MudSong Seventeen: With ice clinging fast to their wings

A Multitude of Birds
—by Ron McFarland

Sing now the desperate dance of small birds.
Sing where the quail collect after snowfall,
the mud-gutted borders of roads where the last
hard grains of wheat lay heaped with the gravel.

Sing the wren’s last colorless song,
the solitary vireo’s slow cold slur
by the roadside sifting old brown bags
for crusts or breadcrumbs, or perhaps

among the shards of bright green glass
a sip of wine, a claret deep as blood.
Sing then the cunning of sparrows which look
like nothing but dark little rocks,

for they will endure, and the starling
whose song is the echo of anything,
and the waxwing, gregarious feeders.
Sing warblers and blackbirds perched on the edge

of winter with ice clinging fast
to their wings, with plentiful seed
lying deep, with songs frozen hard into words,
sing now the desperate dance of small birds.

 

A robin, wrens, bullfinches, blue tits and other birds sheltering in a snow storm; a flock of sparrows roosting in a winter landscape (a pair) each by Harry Bright.

A robin, wrens, bullfinches, blue tits and other birds sheltering in a snow storm; a flock of sparrows roosting in a winter landscape (a pair) each, by Harry Bright.

MudSong Thirteen: A change of mood

 

Dust of Snow
— Robert Frost

The way a crow
Shook down on me
The dust of snow
From a hemlock tree

Has given my heart
A change of mood
And saved some part
Of a day I had rued.

 

Eastern Hemlock (Tsuga canadensis), as illustrated in Trees of Indiana, by Charles Clemon Deam.

Eastern Hemlock (Tsuga canadensis), as illustrated in Trees of Indiana, by Charles Clemon Deam.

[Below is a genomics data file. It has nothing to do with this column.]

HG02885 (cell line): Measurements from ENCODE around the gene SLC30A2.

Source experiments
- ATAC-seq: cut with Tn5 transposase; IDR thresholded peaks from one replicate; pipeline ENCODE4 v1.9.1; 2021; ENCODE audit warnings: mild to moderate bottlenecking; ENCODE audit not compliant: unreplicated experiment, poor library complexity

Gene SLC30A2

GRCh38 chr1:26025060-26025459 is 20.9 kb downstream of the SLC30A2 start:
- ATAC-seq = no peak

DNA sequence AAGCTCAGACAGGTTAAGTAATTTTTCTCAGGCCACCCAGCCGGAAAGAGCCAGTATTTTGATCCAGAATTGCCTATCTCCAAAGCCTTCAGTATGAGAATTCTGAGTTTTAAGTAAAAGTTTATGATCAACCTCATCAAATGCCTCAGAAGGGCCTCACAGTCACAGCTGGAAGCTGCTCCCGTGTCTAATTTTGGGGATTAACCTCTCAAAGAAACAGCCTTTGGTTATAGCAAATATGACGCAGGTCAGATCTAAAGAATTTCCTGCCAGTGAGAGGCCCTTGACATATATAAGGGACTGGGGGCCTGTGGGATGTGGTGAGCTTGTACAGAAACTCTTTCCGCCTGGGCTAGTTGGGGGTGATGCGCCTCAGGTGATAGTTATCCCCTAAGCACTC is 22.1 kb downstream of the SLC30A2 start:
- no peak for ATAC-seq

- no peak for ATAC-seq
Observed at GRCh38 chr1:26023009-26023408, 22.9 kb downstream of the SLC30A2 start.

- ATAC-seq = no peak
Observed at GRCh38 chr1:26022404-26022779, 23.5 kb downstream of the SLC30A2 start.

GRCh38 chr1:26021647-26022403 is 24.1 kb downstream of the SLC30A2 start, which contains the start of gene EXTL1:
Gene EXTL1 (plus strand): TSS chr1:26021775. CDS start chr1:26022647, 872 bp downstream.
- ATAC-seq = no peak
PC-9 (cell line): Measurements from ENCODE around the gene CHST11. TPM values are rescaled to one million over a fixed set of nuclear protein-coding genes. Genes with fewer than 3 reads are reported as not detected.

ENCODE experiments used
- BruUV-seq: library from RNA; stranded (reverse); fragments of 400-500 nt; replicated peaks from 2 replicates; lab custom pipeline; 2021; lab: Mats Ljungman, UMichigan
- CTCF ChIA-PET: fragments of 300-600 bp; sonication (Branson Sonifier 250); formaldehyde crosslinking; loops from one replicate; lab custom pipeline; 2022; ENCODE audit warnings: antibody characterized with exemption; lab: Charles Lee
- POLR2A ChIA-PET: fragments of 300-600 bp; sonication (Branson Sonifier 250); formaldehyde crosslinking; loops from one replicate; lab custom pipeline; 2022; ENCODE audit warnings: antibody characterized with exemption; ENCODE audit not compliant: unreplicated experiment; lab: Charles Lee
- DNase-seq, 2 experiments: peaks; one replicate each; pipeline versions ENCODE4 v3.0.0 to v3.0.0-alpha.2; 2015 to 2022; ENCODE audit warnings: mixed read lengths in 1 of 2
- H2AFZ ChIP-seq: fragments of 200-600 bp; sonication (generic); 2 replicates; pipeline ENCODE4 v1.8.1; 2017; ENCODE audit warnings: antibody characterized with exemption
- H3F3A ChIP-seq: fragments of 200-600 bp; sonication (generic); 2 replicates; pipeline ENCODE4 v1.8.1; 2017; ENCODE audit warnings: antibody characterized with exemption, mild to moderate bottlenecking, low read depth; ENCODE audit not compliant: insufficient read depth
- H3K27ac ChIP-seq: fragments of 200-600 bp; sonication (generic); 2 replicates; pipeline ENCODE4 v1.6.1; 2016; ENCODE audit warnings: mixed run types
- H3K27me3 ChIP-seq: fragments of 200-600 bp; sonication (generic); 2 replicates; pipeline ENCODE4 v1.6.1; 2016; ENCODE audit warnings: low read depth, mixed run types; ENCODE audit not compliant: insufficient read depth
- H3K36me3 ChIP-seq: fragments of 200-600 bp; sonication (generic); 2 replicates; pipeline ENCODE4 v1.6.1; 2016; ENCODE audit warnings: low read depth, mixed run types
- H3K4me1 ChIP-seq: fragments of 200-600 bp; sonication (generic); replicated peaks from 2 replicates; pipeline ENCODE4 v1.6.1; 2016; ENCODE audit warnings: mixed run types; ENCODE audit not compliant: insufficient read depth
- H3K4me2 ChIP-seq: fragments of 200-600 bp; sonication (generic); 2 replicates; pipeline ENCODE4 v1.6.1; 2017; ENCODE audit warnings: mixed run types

For more of March’s MudSongs, featuring poems by Cummings, Dickinson, Neruda, and others, click here.

 

MudSong Four: The shadows have their seasons, too

Beech buds. Source.

Beech buds. Source.

 

Penumbrae
— John Updike

The shadows have their seasons, too.
The feathery web the budding maples
cast down upon the sullen lawn

bears but a faint relation to
high summer’s umbrageous weight
and tunnellike continuum—

black leached from green, deep pools
wherein a globe of gnats revolves
as airy as an astrolabe.

The thinning shade of autumn is
an inherited Oriental,
red worn to pink, nap worn to thread.

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Two words for snow: Swan Song

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From jacket-free overexposure on Tuesday…

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to thick wet rabbit tracking on Wednesday.

Two mornings ago I trudged through the front door, worn out and dripping. My hair, uncombed and restless from sleep, was tangled with snow, and the tips of my long underwear were damp from shaking the shrubs out back and standing too close. I beat away the cakey wet that had compressed itself against my plaid and polyester, sank into a chair, and stretched my calves along the footrest.

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